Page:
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Wednesday, February 6, 2008

'Holy Grail' Of Nanoscience

Body-centered-cubic" unit cells of the 3-D nanoparticle crystals. One type of nanoparticle occupies each corner of the cube and a second type of nanoparticle is located centrally inside. These unit cells, measuring tens of nanometers, form a repeating lattice that extends more than a micron (1,000 nanometers) in three dimensions. (Credit: Image courtesy of DOE/Brookhaven National Laboratory)

'Holy Grail' Of Nanoscience: DNA Technique Yields 3-D Crystalline Organization Of Nanoparticles
In an achievement some see as the "holy grail" of nanoscience, researchers at the U.S. Department of Energy's Brookhaven National Laboratory have for the first time used DNA to guide the creation of three-dimensional, ordered, crystalline structures of nanoparticles (particles with dimensions measured in billionths of a meter). The ability to engineer such 3-D structures is essential to producing functional materials that take advantage of the unique properties that may exist at the nanoscale - for example, enhanced magnetism, improved catalytic activity, or new optical properties.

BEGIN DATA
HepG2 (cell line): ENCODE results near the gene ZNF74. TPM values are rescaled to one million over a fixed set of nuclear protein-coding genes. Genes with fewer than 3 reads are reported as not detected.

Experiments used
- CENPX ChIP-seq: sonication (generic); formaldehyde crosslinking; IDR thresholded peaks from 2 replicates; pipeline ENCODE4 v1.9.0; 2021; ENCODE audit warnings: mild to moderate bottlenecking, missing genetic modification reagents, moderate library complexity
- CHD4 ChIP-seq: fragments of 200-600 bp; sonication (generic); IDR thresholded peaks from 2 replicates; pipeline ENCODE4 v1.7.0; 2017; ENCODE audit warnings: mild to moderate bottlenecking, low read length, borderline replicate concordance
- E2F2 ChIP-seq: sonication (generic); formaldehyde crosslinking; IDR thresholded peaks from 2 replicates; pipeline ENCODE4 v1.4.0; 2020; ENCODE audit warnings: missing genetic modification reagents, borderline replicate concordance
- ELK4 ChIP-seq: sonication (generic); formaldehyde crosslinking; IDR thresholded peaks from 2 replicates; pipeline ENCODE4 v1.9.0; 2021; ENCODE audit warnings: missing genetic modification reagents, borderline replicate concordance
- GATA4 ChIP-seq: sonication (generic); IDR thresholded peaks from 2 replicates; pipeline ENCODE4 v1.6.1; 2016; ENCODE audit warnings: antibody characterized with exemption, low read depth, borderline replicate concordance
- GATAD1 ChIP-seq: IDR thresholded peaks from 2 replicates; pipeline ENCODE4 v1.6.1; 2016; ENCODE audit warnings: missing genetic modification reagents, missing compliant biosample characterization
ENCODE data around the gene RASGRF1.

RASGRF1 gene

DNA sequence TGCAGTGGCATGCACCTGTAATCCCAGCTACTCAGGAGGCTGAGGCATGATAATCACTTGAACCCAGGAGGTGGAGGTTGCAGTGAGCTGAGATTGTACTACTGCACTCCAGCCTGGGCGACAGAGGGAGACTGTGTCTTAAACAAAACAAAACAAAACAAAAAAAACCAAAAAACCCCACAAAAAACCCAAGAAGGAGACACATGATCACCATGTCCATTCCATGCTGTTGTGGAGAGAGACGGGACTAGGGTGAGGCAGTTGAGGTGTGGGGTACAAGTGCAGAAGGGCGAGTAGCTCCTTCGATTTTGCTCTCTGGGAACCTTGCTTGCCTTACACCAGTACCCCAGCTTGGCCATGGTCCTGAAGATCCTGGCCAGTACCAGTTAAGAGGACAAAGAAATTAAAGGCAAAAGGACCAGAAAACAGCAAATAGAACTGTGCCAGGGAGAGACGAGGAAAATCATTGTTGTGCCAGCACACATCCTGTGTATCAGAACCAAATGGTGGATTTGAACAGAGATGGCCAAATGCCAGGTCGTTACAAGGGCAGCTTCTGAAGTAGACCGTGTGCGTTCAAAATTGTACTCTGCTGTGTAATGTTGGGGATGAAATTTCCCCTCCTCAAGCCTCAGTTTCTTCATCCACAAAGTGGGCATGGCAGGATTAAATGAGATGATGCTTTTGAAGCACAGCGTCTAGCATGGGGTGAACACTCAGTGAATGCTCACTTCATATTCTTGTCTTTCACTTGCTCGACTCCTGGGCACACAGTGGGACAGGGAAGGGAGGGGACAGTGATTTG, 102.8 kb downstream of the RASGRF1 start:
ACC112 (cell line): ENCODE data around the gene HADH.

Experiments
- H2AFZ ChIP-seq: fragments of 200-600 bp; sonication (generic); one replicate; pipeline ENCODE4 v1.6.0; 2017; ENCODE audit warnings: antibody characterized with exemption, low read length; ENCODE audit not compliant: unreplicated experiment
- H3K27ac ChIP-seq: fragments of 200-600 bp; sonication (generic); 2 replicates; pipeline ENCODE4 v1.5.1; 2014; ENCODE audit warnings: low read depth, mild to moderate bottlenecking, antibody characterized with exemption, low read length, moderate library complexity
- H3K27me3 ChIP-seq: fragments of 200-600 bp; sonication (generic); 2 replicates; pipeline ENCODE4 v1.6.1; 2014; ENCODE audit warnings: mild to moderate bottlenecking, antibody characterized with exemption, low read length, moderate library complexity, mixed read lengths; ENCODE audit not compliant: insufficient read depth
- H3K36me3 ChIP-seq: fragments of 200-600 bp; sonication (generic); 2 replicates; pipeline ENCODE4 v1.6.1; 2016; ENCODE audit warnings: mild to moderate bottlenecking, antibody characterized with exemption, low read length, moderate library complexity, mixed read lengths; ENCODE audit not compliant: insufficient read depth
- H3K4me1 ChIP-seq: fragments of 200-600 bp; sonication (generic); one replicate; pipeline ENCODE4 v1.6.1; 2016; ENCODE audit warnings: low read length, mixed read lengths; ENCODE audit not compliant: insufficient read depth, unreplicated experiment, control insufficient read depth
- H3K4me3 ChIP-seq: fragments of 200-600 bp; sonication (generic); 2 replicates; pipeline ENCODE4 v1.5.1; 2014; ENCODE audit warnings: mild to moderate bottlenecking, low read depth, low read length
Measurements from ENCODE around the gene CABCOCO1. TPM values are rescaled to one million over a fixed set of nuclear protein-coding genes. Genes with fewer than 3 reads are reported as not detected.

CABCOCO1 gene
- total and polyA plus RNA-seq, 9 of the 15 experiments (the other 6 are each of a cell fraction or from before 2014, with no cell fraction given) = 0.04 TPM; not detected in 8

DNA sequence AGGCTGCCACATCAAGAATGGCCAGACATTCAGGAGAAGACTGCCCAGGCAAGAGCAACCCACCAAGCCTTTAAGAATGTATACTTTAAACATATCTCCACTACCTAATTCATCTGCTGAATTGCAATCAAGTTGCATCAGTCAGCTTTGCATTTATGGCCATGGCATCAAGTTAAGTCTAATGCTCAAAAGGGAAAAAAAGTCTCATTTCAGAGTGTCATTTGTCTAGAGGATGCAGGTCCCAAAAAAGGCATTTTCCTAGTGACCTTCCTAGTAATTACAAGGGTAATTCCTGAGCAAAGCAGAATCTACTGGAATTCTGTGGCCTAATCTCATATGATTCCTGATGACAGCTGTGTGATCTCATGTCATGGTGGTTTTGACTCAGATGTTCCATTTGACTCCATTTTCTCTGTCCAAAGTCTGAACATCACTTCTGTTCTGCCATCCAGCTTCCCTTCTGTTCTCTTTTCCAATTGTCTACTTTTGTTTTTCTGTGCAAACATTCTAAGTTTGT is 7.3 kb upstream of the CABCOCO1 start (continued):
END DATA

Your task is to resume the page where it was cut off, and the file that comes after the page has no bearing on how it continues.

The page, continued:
"From previous research, we know that highly selective DNA binding can be used to program nanoparticle interactions," said Oleg Gang, a scientist at Brookhaven's Center for Functional Nanomaterials (CFN), who led the interdisciplinary research team, which includes Dmytro Nykypanchuk and Mathew Maye of the CFN, and Daniel van der Lelie of the Biology Department. "But while theory has intriguingly predicted that DNA can guide nanoparticles to form ordered, 3-D phases, no one has accomplished this experimentally, until now."

As with the group's previous work, the new assembly method relies on the attractive forces between complementary strands of DNA - the molecule made of pairing bases known by the letters A, T, G, and C that carries the genetic code of living things. First, the scientists attach to nanoparticles hair-like extensions of DNA with specific "recognition sequences" of complementary bases. Then they mix the DNA-covered particles in solution. When the recognition sequences find one another in solution, they bind together to link the nanoparticles.

This first binding is necessary, but not sufficient, to produce the organized structures the scientists are seeking. To achieve ordered crystals, the scientists alter the properties of DNA and borrow some techniques known for traditional crystals.